Aurélie on the longest zip line

our favourite restaurant, L’Entrecôte, with Véro and Aurélie

Making friendship bracelets

Halloween 2011

The Devil and the Kitty Cat


Vampire Santa

I drove the girls around the deserted streets of two nearby villages. They were the only ones out trick-or-treating, but managed to get a handful of mints!

La Dordogne region of France: Bergerac and Padirac Cave

After our day trip to the Pic du Midi, we went on a weekend getaway with Richard’s mother and brother to the Dordogne region of France. The drive north to Bergerac showcased the French countryside at its best: chateaus, vineyards, small towns and villages, and breathtaking geography. Bergerac is on the plains of the Dordogne River, and has a charming old town with attractive medieval half-timbered streets and squares. Contrary to popular belief, the 17th-century dramatist, Cyrano de Bergerac, had very little to do with the town of Bergerac. There are two statues in honour of him in the heart of the old town, but he only spent a few nights here in his lifetime.

the Dordogne River

Cyrano de Bergerac

the streets of Bergerac

Kay, Caitlin, Peter, Brigitte and Richard

pre-dinner drinks

Caitlin and Grandma Kay along the Dordogne River

We were told that the Padirac Caves were the most impressive in France, but that they were really out of the way. We figured that with a GPS (aka “Ursule”) we would find it. What should have taken us 45 minutes from Bergerac, turned into a 3 hour driving adventure, through narrow winding backroads and tiny villages. It was definitely worth the drive! This spectacular cave complex was impressive on a large scale. We descended into the cave through an enormous chasm and then rode a boat for an eerie 1km trip along a subterranean river. We then journeyed on foot another kilometer through stunning natural rock formations, the stalactites measuring up to 75 metres!

Around every narrow, hairpin curve was something unexpected…

…like this suspension bridge!

“This is a crazy drive!”

the chasm of Padirac

Grandma Kay and the girls descending the chasm

Pictures of the caves courtesy of the Internet

Le Pic du Midi – October 14, 2011

Our French host and Richard’s colleague, Annie, organized a group day trip to the Pic du Midi. This impressive mountain, at 2877m, is in the French Pyrenees and is famous for it’s astronomical observatory, from which Nasa scientists mapped the surface of the moon for the Apollo landings. It is also a research centre on the sun.
We took two impressive cable car rides to the top, “docking” at the space station, and stepping out onto what looked like the set of a James Bond film. The panoramic views were spectacular!

front row: Caitlin, Brigitte, Francis (Annie’s husband), Annie, Kay (my mother-in-law), moi, Supatra and Pariyaporn (visiting scientists from Thailand)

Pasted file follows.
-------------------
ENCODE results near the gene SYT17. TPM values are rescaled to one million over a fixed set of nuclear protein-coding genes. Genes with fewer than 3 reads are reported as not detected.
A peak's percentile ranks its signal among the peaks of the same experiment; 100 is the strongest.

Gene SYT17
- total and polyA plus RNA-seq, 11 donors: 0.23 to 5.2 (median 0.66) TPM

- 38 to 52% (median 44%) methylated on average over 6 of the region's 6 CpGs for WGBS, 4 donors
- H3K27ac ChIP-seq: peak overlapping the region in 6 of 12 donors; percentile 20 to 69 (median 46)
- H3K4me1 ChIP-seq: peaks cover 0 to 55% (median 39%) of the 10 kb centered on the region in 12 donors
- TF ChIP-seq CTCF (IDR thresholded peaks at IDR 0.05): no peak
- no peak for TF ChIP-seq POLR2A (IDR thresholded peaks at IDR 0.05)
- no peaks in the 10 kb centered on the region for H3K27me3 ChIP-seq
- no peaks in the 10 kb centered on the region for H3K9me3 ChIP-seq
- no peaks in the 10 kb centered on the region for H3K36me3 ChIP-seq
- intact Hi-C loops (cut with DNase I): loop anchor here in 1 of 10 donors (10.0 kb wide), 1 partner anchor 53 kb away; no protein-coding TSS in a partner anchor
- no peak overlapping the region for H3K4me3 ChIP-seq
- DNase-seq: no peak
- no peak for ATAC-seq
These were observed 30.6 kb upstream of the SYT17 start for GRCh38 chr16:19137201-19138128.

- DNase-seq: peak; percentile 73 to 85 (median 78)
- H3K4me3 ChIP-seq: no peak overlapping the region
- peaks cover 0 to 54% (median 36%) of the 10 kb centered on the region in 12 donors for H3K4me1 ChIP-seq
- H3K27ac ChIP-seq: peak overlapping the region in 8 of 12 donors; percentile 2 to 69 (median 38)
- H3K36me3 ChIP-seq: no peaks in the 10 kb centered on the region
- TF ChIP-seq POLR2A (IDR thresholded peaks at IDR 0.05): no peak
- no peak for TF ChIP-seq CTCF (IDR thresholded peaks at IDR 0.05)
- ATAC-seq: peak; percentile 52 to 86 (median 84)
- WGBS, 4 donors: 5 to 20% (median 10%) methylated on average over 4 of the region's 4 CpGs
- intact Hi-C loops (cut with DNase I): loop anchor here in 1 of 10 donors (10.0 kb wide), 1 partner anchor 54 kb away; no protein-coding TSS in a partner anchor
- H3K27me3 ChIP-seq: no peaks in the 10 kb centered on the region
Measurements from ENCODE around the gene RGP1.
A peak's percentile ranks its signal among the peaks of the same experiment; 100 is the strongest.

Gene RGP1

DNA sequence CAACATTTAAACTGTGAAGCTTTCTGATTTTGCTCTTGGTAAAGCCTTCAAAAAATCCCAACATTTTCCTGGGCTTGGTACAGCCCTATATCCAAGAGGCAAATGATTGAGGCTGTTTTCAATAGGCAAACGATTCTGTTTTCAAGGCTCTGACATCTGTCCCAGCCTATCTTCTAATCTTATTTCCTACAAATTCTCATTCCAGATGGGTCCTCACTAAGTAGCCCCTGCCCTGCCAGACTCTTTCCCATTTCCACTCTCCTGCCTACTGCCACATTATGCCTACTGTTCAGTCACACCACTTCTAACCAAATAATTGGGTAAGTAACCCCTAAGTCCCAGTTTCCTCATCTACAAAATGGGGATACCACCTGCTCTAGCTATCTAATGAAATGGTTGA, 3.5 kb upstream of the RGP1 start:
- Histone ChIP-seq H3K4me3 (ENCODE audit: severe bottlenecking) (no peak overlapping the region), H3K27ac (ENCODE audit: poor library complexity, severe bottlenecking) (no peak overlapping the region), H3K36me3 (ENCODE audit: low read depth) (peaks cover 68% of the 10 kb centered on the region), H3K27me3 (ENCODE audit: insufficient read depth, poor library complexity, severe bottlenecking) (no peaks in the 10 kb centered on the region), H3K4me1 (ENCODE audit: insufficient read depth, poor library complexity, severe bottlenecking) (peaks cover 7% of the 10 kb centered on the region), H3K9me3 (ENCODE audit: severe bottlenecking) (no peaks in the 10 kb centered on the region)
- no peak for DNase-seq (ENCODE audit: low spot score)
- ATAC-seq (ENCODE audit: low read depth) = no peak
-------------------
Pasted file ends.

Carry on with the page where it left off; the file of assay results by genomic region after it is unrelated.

back row: Richard and his brother, Peter

The dizzying ride to the peak

the observatory

Observing the sun through a special telescope

Feeling at home on the small patch of snow we found

Catching some rays

“may I have a bite of your soufflé, Grandma?”

Not far from the Pic du Midi is the famous pass crossed by the Tour de France, le Col du Tourmalet

Below is a picture of the statue, the Giant of the Tourmalet. It was not there when we visited because it is removed for safe storage each winter.

Thanksgiving 2011- Arcachon and Cap Ferret, France

We do not have an oven, so roasting a turkey for Thanksgiving was not an option. I don’t think I could have found a whole turkey at this time of year anyway. We opted for oysters instead and headed west towards the Atlantic Ocean, driving through Bordeaux and then south towards Arcachon.
This popular area was quiet at this time of year, so it felt like we had the beaches to ourselves. The rain stayed away and the cloudy skies made for very moody pictures, especially of the menacing graffiti-covered World War II bunkers we discovered on the beaches. Caitlin and Brigitte were thrilled by the Dune de Pyla, charging up the massive dune and exclaiming, “it’s like being in the desert!”. The Dune de Pyla is Europe’s largest, over 100m high, half a km wide and 3km long! The sand is incredibly soft and deep, making the run down to the Atlantic Ocean a blast, but the climb back up hard work!
We drove around the Arcachon Bassin to Cap Ferret at the tip of the peninsula. It is a picturesque area with pine forests, oyster shacks and long wild beaches.

the promenade on Arcachon Beach

the fishing pier in Arcachon

Brigitte is not yet taller than me – it’s an optical illusion!

art in the ocean

Dune de Pyla – Richard (in red) opted to forego the stairs

the steep climb!

dark green pine forest as far as the eye can see!

Quelle merveille! A geological wonder

the speck in pink is Caitlin

we found someone to take a family picture

examining bullet holes in a WWII bunker

baguettes, wine and cheese bought at the Arcachon market

Cap Ferret lighthouse

low tide at Cap Ferret

view of Dune de Pyla from Cap Ferret

Ostréiculteur or oyster farmer – we ate lunch here

the setting for Thanksgiving lunch

we found this long trail to the ocean by accident

the choppy, bracing Atlantic Ocean

eerie WWII bunker

we counted eleven bunkers